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Welcome to the official website for the
Texas Senate
February 16, 2011
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(AUSTIN) — Changing to an outcome-based model for reimbursing physicians is the key to controlling spiraling Medicaid costs, said Lt. Governor David Dewhurst and Flower Mound Senator Jane Nelson on Wednesday. Medicaid is one of the biggest costs to the state budget, accounting for 28 percent of general revenue. This is up from 19 percent eleven years ago, and costs are projected to rise even more in the coming years. Nelson has filed two bills aimed at reining in Medicaid costs while increasing the quality of care for patients.

Senator Jane Nelson, Lt. Governor David Dewhurst
Senator Jane Nelson and Lt. Governor David Dewhurst laid out a plan Wednesday to reduce Medicaid costs while improving quality of care.

While the U.S. spends more than twice as much per capita on healthcare than any other developed nation, American health is no better, and in many cases worse, than other countries. Part of the reason for this is that Americans pay hospitals and physicians per procedure, even if the procedure is unnecessary or ineffective. "Those dollars should reward healthy outcomes," said Nelson. Also to blame is the focus on reactionary medicine, rather than preventative medicine. By encouraging doctors and patients to make wellness and prevention a primary goal of healthcare, Dewhurst said Texans would avoid expensive treatments and emergency room visits. Rather than mandate these changes, Dewhurst and Nelson want to use market solutions, making it worthwhile for doctors and hospitals to encourage prevention.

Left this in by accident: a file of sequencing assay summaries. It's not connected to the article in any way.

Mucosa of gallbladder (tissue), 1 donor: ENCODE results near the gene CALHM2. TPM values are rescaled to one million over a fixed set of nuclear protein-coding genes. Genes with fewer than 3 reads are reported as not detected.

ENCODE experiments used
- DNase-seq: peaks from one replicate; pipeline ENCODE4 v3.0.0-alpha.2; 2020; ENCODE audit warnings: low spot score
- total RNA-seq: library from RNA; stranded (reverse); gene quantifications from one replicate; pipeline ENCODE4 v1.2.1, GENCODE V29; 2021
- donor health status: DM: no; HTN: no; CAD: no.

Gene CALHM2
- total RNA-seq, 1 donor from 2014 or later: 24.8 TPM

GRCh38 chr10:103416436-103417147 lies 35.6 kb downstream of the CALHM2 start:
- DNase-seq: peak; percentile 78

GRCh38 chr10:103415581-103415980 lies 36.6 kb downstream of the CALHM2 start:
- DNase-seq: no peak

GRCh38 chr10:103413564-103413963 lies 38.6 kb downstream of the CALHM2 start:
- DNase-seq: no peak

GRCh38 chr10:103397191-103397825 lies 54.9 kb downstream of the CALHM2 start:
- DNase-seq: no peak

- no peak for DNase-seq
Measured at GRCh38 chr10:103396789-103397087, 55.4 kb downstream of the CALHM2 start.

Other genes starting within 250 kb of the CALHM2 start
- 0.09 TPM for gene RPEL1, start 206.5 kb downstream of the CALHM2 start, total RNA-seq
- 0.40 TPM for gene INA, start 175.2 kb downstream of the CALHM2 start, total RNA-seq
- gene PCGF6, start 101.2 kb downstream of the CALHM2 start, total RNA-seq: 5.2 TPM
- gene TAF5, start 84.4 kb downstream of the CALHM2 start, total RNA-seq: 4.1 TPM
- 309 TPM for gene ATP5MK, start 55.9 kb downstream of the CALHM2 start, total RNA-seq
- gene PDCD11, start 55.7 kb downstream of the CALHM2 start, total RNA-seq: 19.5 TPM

The first bill, SB 7 by Nelson, seeks to achieve this goal by lowering reimbursements for doctors in cases of preventable complications, or readmissions for the same medical issue. This way, doctors make more when their patients get well and stay well, but doesn't punish physicians if complications arise beyond their control. It would also offer incentives for hospitals that operate more efficiently and would establish a pilot study to look at the effectiveness of the pay-for-performance model in long-term care.

Nelson's second bill, SB 8, would develop a state plan to implement and use pay-for-performance as a way to improve the quality and efficiency of healthcare in Texas. It would require the public reporting of preventable complications and readmissions, so patients can choose a hospital or doctor that provides better outcomes. It would standardize hospital wristbands across the state; sometimes the same color of wristband can mean two completely different things in different hospitals, which can cause confusion. SB 8 is also intended to develop a framework to track preventable conditions that arise in long-term care.

Dewhurst said the savings to the state from an outcome-based model could be substantial. Studies estimate reductions in primary and acute care costs by a third, he said. While he said he didn't want to get ahead of the process, such savings could even offset proposed cuts to Medicaid in the current budget.

The Senate will reconvene Thursday, February 17 at 11 a.m.

Session video and all other Senate webcast recordings can be accessed from the Senate website's Audio/Video Archive.